Audio Inc., the last major American supplier of pre-recorded VHS
VHS
tapes, shipped its final truckload of tapes to stores in America.[10] However, there have been a few exceptions. For example, The House of the Devil was released on VHS
VHS
in 2010 as an Amazon-exclusive deal, in keeping with the film's intent to mimic 1980s horror films.[59] The horror film V/H/S/2
V/H/S/2
was released as a combo in North America that included a VHS
VHS
tape in addition to a Blu-ray
Blu-ray
and a DVD
DVD
copy on September 24, 2013.[60] Successors[edit] VCD[edit] See also: Video
Video
CD The Video CD
Video CD
(VCD) was created in 1993, becoming an alternative medium for video, in a CD-sized disc. Though occasionally showing compression artifacts and color banding that are common discrepancies in digital media, the durability and longevity of a VCD depends on the production quality of the disc, and its handling. The data stored digitally on a VCD theoretically does not degrade (in the analog sense like tape). In the disc player, there is no physical contact made with either the data or label sides. And, when handled properly, a VCD will last a long time. Since a VCD can only hold 74 minutes of video, a movie exceeding that mark has to be divided into two or more discs. DVD[edit] See also: DVD-Video The DVD-Video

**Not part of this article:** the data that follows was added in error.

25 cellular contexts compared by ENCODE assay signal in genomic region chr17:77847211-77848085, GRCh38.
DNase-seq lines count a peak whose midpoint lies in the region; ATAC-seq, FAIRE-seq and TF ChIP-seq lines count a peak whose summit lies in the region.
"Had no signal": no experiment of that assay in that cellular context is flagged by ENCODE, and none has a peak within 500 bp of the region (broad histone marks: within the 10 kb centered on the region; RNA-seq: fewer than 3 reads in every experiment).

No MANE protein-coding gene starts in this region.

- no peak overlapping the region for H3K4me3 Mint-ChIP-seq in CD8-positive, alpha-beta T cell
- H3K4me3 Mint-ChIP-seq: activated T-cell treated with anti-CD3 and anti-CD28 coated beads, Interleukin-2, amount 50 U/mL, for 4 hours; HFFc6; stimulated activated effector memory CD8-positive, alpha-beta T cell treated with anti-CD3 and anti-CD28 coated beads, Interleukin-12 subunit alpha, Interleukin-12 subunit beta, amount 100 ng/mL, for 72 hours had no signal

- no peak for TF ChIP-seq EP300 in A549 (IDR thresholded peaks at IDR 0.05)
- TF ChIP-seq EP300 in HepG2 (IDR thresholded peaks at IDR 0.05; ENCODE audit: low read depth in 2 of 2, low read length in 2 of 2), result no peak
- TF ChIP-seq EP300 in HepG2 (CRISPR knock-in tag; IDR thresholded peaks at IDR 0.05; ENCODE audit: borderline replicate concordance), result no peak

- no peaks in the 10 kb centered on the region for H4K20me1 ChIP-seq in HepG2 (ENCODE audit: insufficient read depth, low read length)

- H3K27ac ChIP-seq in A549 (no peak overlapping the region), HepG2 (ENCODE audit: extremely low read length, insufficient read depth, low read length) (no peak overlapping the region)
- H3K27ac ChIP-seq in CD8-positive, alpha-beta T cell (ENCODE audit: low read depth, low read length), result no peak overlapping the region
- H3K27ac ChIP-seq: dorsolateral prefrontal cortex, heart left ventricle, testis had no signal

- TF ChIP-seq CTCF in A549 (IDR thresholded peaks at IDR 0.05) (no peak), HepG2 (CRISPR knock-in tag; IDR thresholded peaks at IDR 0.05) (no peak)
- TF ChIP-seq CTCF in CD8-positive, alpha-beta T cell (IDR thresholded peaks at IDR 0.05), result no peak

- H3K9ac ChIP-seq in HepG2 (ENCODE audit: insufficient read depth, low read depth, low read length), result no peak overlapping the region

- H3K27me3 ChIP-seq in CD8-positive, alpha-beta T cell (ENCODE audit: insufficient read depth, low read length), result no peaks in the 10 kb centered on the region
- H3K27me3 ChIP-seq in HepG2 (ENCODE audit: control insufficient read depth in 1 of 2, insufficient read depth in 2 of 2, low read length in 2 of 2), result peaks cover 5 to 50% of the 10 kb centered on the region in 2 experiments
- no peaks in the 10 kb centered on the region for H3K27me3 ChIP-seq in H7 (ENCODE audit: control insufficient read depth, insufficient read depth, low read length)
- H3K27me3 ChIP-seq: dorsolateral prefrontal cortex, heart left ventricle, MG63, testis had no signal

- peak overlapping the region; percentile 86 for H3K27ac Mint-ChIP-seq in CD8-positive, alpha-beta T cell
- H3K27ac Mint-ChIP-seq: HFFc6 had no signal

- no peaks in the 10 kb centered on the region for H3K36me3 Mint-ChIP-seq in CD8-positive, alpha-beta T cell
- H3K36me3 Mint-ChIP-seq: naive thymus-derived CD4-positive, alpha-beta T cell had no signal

DVD-Video
format was introduced first, in 1996, in Japan, to the United States in March 1997 (test marketed) and mid-late 1998 in Europe and Australia. Despite DVD's better quality (typical horizontal resolution of 480 versus 250 lines per picture height), and the availability of standalone DVD